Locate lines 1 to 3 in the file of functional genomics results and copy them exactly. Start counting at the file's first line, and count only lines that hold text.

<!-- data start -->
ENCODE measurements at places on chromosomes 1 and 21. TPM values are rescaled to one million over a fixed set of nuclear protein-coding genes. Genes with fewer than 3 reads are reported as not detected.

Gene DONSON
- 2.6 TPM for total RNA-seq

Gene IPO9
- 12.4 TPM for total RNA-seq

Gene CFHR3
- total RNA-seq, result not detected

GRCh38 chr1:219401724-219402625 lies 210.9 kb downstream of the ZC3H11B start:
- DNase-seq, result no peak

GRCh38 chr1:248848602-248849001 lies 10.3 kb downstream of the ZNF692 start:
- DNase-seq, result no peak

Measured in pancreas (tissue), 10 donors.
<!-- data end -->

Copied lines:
ENCODE measurements at places on chromosomes 1 and 21. TPM values are rescaled to one million over a fixed set of nuclear protein-coding genes. Genes with fewer than 3 reads are reported as not detected.

Gene DONSON
- 2.6 TPM for total RNA-seq